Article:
Tag Archives: programming

Controversial programming opinions

The software engineering Stack Exchange has a mostly dead (not judging) community blog associated with it. I found this article on controversial programming opinions there, via Hacker News. Because opinions are like, um, other things that everyone has one of, here are my takes on the list.

Each opinion is presented in italics, and I’ll respond assuming that you’ve read the original argument for the opinion.

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Programming Font: Inconsolata

Time for another of my favorite programming fonts: Inconsolata.

Inconsolata specimen

Inconsolata specimen from fontsquirrel.com.

As its creator states, it bears a resemblance to the Consolas font that ships with more recent Windows versions, and which isn’t all that bad either. This one has a bit of an edge in my opinion: it’s freely available so I’m good to go on my Mac with it.

It’s a bit sharper and bolder than Droid Sans Mono, and the letters are a bit more spaced out. So, based on your mood, I could see using either one. For some reason it also reminds me warmly of the monospaced font Sun would use in their old Java books in the 90’s – probably Vera Sans Mono.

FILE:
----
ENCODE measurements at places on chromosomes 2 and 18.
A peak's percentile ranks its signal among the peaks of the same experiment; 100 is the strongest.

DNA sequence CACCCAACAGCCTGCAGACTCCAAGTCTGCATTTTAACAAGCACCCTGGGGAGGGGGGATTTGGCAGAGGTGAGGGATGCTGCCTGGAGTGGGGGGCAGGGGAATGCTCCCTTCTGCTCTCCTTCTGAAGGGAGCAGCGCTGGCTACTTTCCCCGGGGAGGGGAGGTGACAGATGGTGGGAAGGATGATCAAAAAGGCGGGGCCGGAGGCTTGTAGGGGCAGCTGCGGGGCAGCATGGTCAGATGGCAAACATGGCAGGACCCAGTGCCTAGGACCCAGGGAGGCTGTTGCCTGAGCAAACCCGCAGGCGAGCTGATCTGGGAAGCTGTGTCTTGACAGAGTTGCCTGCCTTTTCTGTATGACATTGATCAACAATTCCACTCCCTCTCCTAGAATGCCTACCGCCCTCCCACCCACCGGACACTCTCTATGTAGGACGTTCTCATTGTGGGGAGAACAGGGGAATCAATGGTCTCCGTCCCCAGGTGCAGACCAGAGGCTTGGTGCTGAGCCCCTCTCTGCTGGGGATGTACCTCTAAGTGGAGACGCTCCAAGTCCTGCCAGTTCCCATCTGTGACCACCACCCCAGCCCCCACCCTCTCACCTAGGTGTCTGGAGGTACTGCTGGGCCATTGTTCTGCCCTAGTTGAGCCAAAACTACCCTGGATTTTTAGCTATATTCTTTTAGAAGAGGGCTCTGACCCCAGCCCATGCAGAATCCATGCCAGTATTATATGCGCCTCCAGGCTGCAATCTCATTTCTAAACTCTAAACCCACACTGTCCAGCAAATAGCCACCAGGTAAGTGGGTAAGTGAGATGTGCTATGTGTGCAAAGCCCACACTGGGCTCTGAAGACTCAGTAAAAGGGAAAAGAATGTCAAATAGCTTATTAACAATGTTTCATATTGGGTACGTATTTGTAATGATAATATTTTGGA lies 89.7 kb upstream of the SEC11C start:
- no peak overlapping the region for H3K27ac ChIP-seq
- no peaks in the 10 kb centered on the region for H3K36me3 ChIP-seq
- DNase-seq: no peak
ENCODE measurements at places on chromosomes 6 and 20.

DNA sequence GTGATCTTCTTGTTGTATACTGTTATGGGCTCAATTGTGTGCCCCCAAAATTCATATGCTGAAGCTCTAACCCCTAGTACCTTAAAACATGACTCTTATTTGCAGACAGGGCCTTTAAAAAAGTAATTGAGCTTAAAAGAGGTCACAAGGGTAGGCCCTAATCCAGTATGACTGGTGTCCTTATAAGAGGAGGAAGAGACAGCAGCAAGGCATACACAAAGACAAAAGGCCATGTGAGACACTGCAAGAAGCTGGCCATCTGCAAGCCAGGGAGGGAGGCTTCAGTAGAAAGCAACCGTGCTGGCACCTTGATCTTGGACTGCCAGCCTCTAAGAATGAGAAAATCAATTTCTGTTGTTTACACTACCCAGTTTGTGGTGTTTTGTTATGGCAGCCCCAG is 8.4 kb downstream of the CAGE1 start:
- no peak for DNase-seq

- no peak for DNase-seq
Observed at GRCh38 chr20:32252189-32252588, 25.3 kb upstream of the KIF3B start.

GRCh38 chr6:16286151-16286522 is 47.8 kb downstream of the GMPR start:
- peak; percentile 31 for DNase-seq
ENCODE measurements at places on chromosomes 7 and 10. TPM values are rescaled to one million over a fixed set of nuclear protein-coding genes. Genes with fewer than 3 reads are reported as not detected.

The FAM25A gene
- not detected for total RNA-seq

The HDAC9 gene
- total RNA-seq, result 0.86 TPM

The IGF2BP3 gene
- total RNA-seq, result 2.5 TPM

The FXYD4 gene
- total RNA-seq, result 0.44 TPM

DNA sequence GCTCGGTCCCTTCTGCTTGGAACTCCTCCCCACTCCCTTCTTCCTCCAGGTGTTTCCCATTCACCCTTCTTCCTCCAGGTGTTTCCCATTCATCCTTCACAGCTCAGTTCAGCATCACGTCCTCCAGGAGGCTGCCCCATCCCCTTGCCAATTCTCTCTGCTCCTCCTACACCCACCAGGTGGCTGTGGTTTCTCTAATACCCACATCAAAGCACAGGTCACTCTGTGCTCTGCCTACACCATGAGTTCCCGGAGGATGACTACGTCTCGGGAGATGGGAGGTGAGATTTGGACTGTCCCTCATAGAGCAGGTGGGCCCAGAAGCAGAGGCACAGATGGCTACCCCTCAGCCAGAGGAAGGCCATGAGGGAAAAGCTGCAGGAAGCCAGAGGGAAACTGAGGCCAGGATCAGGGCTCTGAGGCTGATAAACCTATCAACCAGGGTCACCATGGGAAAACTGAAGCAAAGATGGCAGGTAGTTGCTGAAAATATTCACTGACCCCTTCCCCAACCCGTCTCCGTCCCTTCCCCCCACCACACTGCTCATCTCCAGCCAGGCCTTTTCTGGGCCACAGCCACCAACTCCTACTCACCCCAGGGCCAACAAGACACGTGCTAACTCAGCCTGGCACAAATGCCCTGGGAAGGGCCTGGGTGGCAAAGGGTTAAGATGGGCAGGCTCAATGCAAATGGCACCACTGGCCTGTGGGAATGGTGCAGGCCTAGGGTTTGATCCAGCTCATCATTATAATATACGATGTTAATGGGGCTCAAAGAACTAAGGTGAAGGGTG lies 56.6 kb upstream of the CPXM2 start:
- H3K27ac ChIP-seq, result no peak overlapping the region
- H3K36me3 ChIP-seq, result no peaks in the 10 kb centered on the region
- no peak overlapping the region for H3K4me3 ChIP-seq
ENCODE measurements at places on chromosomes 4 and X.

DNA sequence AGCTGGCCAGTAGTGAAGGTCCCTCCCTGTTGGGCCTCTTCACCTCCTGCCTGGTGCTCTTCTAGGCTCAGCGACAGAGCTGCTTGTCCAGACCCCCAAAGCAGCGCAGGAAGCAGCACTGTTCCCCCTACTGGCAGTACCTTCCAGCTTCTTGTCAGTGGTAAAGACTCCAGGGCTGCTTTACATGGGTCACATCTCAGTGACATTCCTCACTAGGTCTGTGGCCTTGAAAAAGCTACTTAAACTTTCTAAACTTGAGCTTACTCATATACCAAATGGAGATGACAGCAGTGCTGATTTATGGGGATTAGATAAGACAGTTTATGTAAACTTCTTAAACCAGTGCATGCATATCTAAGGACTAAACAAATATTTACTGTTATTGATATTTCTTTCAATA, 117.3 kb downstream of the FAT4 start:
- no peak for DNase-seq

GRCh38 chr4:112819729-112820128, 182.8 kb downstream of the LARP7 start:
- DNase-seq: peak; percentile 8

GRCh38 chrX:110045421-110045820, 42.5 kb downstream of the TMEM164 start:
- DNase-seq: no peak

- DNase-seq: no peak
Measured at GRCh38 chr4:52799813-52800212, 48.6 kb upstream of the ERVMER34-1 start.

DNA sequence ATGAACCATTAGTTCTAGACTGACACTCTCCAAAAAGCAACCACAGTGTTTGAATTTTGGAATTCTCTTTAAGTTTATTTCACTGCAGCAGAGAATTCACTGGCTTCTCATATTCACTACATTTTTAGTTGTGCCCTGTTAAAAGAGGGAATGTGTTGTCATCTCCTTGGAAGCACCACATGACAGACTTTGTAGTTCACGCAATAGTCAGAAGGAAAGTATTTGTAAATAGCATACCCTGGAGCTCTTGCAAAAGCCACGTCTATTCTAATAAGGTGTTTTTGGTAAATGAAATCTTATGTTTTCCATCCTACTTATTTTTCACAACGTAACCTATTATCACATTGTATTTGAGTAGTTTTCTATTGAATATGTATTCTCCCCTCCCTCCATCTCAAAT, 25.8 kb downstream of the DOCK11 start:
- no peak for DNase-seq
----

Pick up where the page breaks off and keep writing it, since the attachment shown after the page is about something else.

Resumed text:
Programming Font: Droid Sans Mono

I have to admit that I like fonts. I’m one of those oddballs who knows about serifs and x-heights and descenders and kerning and autoligatures and all those sorts of things. I’ve never designed my own font, but I know what I like, and since I spent a lot of time coding and staring at terminals, I definitely know what I like to use for those purposes. Over the years I’ve had different font preferences, and I’d like to periodically post about some that I like now or used to like.

The first one on my list is what I use for my iTerm2 window: Droid Sans Mono.

Droid Sans Mono specimen

Droid Sans Mono specimen from fontsquirrel.com.

It doesn’t have as many sharp corners as other popular monospaced fonts, and the letter spacing is also much bigger, which helps keep commands from running together at the prompt. The lowercase letters are nice and big compared to the capital letters (that is, the font has a nice, big x-height), which makes for easier reading at smaller sizes (which I avoid anyway, my vision is bad enough already.)